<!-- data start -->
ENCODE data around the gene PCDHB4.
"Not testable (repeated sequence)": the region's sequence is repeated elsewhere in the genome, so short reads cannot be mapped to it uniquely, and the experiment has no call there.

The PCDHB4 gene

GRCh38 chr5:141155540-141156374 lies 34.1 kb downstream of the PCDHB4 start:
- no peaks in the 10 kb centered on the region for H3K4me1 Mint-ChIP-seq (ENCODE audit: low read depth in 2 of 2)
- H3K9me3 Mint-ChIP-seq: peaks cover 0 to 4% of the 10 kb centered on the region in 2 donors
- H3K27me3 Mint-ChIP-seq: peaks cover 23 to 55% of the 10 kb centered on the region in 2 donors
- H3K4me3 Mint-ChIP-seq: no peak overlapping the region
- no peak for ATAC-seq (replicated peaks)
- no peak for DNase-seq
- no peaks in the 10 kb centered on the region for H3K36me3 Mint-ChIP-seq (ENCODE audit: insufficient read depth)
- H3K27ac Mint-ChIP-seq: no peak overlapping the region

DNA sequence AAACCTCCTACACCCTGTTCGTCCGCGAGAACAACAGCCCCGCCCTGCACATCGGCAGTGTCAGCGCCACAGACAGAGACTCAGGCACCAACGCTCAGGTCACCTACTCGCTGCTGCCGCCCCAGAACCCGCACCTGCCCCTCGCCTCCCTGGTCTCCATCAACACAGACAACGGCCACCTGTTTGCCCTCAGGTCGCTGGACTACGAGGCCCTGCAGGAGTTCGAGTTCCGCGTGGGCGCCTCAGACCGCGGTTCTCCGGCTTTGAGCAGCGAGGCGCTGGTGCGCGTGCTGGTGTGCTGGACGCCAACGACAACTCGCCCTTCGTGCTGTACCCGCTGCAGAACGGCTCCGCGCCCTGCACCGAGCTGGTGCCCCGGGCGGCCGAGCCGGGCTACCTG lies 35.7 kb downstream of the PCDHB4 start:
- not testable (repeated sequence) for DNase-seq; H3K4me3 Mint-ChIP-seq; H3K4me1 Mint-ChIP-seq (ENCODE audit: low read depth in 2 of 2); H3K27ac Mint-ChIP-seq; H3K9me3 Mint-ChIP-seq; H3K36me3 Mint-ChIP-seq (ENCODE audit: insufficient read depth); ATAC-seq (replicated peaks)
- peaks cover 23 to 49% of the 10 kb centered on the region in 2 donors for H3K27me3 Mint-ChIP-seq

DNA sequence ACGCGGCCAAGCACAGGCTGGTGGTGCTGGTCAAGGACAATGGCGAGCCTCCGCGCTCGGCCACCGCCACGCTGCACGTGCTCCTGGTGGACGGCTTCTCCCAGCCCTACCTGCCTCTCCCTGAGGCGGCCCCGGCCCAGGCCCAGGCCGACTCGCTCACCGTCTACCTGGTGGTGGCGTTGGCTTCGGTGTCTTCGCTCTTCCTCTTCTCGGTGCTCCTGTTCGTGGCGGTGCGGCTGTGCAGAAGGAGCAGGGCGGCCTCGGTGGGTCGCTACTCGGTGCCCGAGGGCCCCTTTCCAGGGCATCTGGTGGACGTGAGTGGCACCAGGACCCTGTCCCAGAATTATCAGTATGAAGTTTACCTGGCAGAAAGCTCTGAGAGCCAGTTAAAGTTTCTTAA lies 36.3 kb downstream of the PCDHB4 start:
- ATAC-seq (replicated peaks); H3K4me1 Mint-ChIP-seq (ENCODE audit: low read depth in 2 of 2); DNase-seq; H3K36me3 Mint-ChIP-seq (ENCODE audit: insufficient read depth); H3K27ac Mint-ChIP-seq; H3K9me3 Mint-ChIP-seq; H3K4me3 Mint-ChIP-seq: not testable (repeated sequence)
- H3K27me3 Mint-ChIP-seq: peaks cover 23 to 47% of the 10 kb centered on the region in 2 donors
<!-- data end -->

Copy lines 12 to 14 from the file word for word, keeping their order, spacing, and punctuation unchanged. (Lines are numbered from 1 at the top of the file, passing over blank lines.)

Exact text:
- H3K27ac Mint-ChIP-seq: no peak overlapping the region

DNA sequence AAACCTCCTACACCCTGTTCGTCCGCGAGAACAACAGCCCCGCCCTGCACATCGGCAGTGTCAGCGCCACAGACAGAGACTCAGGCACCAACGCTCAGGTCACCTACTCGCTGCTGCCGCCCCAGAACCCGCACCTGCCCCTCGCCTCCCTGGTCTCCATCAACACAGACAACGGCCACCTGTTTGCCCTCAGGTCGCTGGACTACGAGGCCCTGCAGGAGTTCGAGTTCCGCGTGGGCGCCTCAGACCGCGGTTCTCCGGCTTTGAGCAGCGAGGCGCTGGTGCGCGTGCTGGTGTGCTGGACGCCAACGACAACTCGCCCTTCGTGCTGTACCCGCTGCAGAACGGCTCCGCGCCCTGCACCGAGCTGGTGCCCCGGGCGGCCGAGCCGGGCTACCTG lies 35.7 kb downstream of the PCDHB4 start:
- not testable (repeated sequence) for DNase-seq; H3K4me3 Mint-ChIP-seq; H3K4me1 Mint-ChIP-seq (ENCODE audit: low read depth in 2 of 2); H3K27ac Mint-ChIP-seq; H3K9me3 Mint-ChIP-seq; H3K36me3 Mint-ChIP-seq (ENCODE audit: insufficient read depth); ATAC-seq (replicated peaks)